Nokia N1 tablet finally available outside of China

Taiwan is the next country to get sleek the Android tablet with tantalising specs.

Hongzuo Liu
Based in Singapore, Hongzuo used to write for T3 Singapore covering tech and lifestyle topics. When he is not busy with writing, you can find him on his saxophone, or playing Dota 2, or petting cats around his neighborhood.
Hongzuo Liu
2 min read

The iPad-looking Nokia N1 tablet is now being sold outside of China. Andrew Hoyle/CNET

Remember the Nokia N1 tablet that turned heads because of its Apple-inspired design? Here's the good news -- the same Android tablet is now being sold outside of China, beginning with Taiwan this month for 8,190 Taiwanese dollars (about $265, converted directly). The bad news is there's no word on when the Finnish phone maker's device will hit other markets, though.

The Nokia N1 tablet was first unveiled on the show floor of Mobile World Congress in 2014, and like the iPad Mini 3 it resembles, the N1 boasts an eye-pleasing 7.9-inch IPS LCD screen with a 2,048 x 1,536-pixel resolution, and comes powered by a 64-bit 2.3GHz Intel Atom Z3580 CPU with 2GB RAM and 32GB of onboard storage.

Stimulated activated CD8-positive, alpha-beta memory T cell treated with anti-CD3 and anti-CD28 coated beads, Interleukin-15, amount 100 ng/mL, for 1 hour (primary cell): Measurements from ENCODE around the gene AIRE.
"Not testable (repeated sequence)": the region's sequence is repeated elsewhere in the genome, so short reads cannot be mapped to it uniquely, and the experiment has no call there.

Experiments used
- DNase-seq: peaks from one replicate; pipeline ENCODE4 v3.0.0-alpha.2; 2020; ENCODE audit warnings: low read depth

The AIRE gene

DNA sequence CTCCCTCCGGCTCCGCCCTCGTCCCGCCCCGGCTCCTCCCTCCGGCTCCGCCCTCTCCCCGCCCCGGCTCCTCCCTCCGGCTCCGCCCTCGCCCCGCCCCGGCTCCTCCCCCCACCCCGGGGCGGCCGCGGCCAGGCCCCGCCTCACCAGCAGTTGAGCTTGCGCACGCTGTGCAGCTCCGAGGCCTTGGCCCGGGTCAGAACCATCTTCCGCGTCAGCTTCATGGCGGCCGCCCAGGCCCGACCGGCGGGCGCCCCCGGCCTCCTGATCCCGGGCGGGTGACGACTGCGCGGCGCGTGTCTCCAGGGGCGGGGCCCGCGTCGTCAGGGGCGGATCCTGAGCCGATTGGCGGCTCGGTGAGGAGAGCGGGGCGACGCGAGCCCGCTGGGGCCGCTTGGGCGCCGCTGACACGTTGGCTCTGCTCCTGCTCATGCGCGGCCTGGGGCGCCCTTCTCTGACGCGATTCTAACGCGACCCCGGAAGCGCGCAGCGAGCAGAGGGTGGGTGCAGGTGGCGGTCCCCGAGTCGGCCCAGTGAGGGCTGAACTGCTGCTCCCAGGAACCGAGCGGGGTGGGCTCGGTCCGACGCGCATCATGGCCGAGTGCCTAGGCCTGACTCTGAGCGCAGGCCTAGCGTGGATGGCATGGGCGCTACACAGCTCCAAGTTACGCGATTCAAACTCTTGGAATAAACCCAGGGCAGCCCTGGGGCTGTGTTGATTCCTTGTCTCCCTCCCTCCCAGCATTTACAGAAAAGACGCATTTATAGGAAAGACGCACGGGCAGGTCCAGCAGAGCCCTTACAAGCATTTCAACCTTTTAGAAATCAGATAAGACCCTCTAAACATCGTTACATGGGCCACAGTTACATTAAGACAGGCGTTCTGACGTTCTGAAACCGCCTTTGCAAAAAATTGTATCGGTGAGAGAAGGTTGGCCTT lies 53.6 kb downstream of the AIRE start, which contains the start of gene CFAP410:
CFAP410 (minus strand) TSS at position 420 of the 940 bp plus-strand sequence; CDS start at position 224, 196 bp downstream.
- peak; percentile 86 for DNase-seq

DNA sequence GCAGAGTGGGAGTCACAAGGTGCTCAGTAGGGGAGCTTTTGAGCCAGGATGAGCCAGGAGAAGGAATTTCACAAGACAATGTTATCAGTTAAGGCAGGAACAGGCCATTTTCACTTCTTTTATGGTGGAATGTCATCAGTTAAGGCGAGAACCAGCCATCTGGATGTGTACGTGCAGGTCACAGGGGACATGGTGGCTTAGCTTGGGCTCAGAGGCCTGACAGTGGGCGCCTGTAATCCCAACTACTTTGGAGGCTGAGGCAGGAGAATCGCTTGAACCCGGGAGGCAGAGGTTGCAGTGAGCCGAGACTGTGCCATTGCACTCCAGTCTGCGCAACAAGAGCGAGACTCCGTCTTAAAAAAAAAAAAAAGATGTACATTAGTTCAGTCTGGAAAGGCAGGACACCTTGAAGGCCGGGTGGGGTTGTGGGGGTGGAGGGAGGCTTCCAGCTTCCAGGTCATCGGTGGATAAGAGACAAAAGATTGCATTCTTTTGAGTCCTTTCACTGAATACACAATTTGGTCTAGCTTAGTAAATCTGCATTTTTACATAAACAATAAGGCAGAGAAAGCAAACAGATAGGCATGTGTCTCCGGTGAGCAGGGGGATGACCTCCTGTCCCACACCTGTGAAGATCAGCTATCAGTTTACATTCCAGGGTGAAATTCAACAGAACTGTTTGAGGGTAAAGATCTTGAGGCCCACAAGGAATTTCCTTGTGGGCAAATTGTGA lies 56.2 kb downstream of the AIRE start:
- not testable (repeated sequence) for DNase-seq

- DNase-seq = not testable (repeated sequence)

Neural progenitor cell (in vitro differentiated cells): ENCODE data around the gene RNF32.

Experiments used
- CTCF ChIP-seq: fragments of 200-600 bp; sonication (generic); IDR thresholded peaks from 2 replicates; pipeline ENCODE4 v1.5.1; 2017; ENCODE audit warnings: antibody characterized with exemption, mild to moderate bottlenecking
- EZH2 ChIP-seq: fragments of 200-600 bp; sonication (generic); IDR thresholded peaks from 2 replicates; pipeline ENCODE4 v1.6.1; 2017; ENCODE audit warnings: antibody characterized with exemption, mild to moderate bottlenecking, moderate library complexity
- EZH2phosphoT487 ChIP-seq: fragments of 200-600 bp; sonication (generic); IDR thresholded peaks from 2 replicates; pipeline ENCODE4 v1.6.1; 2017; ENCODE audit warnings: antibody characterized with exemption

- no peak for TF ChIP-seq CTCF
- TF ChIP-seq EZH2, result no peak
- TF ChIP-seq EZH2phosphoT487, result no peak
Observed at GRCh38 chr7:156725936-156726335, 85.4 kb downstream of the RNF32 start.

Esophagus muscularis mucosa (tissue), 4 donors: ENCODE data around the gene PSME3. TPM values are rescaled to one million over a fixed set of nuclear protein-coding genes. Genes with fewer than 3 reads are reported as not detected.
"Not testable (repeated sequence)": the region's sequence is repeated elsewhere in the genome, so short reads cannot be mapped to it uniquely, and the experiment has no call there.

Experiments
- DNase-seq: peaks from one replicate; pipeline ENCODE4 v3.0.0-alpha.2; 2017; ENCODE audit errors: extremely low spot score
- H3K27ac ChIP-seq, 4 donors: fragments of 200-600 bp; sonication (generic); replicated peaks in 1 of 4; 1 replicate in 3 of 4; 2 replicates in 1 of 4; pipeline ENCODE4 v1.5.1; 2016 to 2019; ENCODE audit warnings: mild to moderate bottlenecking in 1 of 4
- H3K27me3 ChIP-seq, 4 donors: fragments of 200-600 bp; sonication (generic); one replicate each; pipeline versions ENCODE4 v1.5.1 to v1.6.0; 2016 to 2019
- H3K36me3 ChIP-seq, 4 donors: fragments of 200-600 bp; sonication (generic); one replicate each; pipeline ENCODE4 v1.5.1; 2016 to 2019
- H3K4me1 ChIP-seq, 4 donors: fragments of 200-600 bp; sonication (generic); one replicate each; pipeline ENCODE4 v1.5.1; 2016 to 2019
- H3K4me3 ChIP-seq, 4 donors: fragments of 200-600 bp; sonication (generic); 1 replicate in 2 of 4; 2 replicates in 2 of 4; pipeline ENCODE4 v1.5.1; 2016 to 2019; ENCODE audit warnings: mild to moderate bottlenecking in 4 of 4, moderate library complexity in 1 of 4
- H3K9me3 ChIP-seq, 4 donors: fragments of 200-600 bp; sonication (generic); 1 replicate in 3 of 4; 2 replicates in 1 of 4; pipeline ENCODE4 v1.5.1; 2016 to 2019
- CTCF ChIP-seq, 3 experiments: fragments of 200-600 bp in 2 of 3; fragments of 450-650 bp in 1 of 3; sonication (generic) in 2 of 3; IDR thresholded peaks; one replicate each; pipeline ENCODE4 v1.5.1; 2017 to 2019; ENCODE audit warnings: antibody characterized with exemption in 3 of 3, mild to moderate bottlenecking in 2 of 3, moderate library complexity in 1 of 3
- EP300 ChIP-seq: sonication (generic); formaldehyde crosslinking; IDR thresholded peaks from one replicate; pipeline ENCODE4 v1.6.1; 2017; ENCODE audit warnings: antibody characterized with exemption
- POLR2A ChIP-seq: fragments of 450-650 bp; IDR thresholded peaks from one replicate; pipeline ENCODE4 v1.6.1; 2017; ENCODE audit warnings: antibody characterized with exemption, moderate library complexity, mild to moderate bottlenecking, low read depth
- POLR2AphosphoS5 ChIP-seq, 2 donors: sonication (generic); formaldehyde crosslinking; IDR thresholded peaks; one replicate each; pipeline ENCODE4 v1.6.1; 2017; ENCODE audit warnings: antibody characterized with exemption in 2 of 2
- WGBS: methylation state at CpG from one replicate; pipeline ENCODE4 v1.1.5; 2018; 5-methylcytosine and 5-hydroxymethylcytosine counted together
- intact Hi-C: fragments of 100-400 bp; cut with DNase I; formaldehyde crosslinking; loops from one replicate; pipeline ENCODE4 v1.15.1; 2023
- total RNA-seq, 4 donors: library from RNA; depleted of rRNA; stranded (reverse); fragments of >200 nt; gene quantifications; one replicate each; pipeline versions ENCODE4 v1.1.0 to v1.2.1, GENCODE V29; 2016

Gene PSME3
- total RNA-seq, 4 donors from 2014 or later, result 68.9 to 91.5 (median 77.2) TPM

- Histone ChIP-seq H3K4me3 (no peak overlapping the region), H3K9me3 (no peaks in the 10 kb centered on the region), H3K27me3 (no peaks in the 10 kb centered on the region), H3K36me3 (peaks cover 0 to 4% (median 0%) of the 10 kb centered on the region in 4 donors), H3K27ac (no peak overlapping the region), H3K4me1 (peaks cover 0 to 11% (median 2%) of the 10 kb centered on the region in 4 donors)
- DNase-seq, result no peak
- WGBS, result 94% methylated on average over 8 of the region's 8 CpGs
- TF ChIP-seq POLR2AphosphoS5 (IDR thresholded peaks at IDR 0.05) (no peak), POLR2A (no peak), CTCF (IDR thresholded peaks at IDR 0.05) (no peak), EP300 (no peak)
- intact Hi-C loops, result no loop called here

The 6.9mm-thick N1 runs a mostly vanilla version Android 5.0 OS Lollipop, but with Nokia's very own Z Launcher that helps reduce home screen clutter. Other cool features include a sand-blasted aluminum rear, and, taking another leaf out of Apple's Macbook, a reversible USB Type-C port.

In April last year, Nokia sold its handset business to Microsoft, and under the agreement that it would not be able to release mobile products under the Nokia branding until the end of 2015. Tablets were not included in this agreement, which left Nokia free to announce the N1.

While Nokia is mainly a Finnish company, the N1 tablet is actually a Foxconn product, with Nokia licensing the brand name as well as the design, and leaving marketing and distribution to the Taiwanese manufacturer. This, however, does explain why the tablet has been China-only until recently.

Looking forward, the availability of the tablet outside of mainland China is a sign of the changing times as Chineses companies start looking to nearby international markets. This move is expected to shake up these markets, as Chinese devices tend to offer better specs at a cheaper price. A prime example of this is the Yi Action Camera from Xiaomi, which touts better specs than an entry-level GoPro on paper, while retailing for half the price.

CNET has reached out to Nokia for more information on availability in other regions. We'll update this story when we hear back.

Nokia N1 hits the MWC show floor looking just like an iPad (pictures)

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